Climate Change

Kāpiti Coast District Council wins Excellence in Climate Action award

Kapiti Coast District Council reps Claire Rewi and Tania Parata collect .._ (002).jpg

Innovative work by the Kāpiti Coast District Council to reduce its emissions by 76% over the last 10 years has been recognised in the 2019 Enviro-Mark Solutions Awards.

The Awards are a biennial celebration of businesses certified under the CEMARS and carboNZero programmes that have shown exceptional leadership in climate change mitigation and environmental action.

This morning, the Council took out the Excellence in Climate Action (medium organisation) category at the Enviro-Mark Solutions Awards breakfast in Auckland.

This isn’t the first time the Council has been recognised by Enviro-Mark Solutions for managing its carbon footprint. In 2017, it received the Overall Award for Outstanding Performance in Carbon Management and in 2018, was confirmed as the leading certified CO2 equivalent emission reducer in the CEMARS programme.

“This award is fantastic recognition of our commitment and perseverance in reducing our emissions,” says Sean Mallon, Group Manager Infrastructure Services.

“As a coastal district, climate change is a particularly significant challenge for our communities and for us, this means committing to tangible actions now that contribute to the safety and wellbeing of current and future generations.

“Simple changes can have big impacts. A great example of this was converting 4,700 of the district’s 4,786 sodium vapour street lamps to new white light-emitting diode (LED) lights. This initiative alone avoids 1.05 million kWh of electricity use each year at a projected saving of around $130,000.

“We’ve also focused on supporting the wider community in reducing emissions through a range of collaborative projects including the installation of EV Fast Charging Stations around the district and supporting a community solar farm project at the Ōtaki Wastewater Treatment Plant that, when completed, will harvest energy from the sun to power the wastewater treatment process.”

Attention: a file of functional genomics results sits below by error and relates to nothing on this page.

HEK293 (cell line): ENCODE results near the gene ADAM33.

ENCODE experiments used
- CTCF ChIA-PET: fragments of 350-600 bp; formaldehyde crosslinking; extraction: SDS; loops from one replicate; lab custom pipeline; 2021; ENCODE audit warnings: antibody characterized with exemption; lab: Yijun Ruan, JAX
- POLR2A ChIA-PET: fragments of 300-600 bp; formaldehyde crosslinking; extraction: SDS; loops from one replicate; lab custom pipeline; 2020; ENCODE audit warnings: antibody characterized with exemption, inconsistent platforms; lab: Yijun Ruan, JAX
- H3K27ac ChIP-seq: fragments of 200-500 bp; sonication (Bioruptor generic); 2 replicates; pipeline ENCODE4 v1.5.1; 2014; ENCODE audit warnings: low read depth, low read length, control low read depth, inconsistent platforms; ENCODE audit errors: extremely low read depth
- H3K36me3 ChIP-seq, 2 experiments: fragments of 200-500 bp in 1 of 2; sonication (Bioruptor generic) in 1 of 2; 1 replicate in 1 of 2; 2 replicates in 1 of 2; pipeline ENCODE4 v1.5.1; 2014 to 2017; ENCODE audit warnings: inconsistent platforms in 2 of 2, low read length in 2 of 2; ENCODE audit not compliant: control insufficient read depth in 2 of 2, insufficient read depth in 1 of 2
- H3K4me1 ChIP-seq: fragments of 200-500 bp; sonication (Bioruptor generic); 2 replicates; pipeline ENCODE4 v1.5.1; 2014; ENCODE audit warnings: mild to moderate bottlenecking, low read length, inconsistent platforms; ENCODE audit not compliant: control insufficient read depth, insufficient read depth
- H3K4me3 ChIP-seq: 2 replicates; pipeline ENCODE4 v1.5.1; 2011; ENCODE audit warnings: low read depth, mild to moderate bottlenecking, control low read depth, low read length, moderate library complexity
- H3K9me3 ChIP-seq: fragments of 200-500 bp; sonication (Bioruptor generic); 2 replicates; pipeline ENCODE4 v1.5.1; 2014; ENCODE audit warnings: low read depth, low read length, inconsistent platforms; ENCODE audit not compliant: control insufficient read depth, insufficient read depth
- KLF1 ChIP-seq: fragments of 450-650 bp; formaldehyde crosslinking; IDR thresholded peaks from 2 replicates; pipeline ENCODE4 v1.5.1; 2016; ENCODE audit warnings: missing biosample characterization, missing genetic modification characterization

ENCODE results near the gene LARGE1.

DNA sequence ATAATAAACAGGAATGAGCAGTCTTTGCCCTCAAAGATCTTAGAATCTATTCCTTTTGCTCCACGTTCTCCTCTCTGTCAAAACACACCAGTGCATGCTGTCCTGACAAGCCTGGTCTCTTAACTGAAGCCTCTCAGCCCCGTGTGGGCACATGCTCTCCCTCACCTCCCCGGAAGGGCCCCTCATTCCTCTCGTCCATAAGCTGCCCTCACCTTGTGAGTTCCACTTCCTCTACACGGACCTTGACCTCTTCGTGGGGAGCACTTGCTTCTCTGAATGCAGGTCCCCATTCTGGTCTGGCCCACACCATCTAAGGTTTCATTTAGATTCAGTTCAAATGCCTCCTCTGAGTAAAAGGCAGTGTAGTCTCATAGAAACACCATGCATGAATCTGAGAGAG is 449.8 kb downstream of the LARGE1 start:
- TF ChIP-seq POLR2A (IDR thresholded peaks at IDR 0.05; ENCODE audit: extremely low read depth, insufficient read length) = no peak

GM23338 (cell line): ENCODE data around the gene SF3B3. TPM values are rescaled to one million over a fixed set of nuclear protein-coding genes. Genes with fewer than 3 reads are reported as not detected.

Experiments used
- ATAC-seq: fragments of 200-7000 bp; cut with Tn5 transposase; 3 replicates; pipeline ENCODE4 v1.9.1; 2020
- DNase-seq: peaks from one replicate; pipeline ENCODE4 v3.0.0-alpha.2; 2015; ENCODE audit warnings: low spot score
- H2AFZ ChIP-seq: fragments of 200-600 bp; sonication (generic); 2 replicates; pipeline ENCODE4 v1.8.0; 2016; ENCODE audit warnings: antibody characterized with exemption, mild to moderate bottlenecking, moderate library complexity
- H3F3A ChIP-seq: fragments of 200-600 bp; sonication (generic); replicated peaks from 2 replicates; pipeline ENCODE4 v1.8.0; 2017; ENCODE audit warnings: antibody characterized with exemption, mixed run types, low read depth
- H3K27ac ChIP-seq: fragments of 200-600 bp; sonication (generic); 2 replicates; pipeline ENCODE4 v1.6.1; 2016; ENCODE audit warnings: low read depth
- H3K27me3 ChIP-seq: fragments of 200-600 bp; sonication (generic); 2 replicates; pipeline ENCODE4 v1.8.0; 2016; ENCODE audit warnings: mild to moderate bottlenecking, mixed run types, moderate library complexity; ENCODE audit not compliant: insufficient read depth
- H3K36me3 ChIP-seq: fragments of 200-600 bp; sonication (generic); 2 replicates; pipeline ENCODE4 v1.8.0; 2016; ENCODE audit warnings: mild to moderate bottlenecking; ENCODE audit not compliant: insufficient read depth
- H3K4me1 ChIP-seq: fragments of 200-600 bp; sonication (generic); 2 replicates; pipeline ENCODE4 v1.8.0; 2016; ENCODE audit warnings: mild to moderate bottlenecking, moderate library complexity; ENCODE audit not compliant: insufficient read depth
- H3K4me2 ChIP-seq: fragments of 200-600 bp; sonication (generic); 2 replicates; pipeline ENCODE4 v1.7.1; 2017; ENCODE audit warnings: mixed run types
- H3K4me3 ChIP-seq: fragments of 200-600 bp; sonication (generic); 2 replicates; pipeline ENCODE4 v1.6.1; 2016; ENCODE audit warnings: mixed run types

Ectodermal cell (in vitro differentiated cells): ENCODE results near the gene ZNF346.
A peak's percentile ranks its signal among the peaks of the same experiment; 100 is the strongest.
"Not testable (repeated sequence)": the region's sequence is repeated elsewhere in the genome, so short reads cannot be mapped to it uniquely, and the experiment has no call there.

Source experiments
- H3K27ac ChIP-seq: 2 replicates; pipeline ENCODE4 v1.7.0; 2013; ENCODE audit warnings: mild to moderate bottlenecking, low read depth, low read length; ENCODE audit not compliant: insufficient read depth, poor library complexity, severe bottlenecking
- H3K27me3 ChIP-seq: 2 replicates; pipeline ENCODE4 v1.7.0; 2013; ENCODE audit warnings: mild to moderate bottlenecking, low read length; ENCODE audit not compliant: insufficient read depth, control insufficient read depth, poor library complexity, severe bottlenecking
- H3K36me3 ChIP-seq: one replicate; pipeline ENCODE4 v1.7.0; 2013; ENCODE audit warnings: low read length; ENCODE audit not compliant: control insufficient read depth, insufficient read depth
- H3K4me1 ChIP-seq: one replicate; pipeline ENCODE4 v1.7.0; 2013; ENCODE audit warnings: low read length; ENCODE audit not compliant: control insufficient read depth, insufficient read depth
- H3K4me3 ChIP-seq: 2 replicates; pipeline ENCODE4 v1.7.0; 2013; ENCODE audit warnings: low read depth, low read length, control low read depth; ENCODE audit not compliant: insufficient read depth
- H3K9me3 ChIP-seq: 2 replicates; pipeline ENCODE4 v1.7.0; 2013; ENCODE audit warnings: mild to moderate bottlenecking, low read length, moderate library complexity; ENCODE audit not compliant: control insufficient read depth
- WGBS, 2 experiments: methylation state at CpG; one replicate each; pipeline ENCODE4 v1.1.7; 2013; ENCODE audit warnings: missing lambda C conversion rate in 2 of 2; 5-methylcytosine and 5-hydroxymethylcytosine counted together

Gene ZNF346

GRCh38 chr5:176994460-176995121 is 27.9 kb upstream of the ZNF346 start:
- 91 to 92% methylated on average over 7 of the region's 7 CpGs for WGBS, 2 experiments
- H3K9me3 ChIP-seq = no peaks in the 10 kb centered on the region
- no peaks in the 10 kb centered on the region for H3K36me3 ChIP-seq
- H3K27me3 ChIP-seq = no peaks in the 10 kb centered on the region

In May 2019, the Council declared a climate change emergency in Kāpiti and committed to pursuing the goal of carbon neutrality by 2025.

“Carbon neutrality is an ambitious target but we have already proven that, by taking an active leadership role, we can achieve big things. We will continue to implement initiatives and look for innovative ways to keep reducing emissions as part of our ongoing commitment to the Kāpiti Coast community,” says Mr Mallon.

To read more about the Enviro-Mark Solutions Awards, visit


Responding to climate change and sea level rise a priority for Council


The Kāpiti Coast District Council is gearing up to have a community conversation about what it might need to do to help Kāpiti Coast communities thrive in the face of climate change and coastal erosion or sea level rise. 

Mayor K Gurunathan says the impacts of climate change are significant and we can no longer afford to sit on our hands. 

“As a coastal community with more than 1,800 properties, not to mention businesses and public infrastructure, potentially affected along our 42 kilometres of coastline, we know we need to take action. 

“At the heart of this is a conversation with our iwi partners, affected and interested parties, and our community about how we want to adapt as our coastline changes over time. 

“We’ve studied the Clifton to Tangoio Coastal Hazards Strategy, a community-led coastal adaption programme which has worked well in the Hawkes Bay, and we think there are elements of this approach that could be applied to a community-led conversation in Kāpiti and across the wider Wellington region. 

“There’s a lot of ground to cover and we know people will have mixed views about how, when and what actions might be needed but we’re committed to starting a substantial, careful and respectful community conversation about how we respond, as a community, to coastal challenges over the next 12 to 18 months.”

The Mayor says the Greater Wellington Regional Council has indicated that they would like to be part of this conversation. 

“It makes sense to join forces and share resources where we can, as Greater Wellington, as our regional consenting authority, has a vested interest in our environment and providing an effective response to climate change.”

Working towards carbon neutrality by 2025

Kāpiti Coast District Councillors agreed yesterday to reaffirm the Council’s goal of becoming carbon neutral by 2025, after considering some of the potential ways it could get there. 

Deputy Mayor Janet Holborow says reducing emissions and becoming carbon neutral is part of the Council’s response to climate change.   

“Having declared a Climate Change emergency this concrete goal is a real opportunity to identify practical steps we can take as an organisation and as a role model in our community to be environmentally responsible.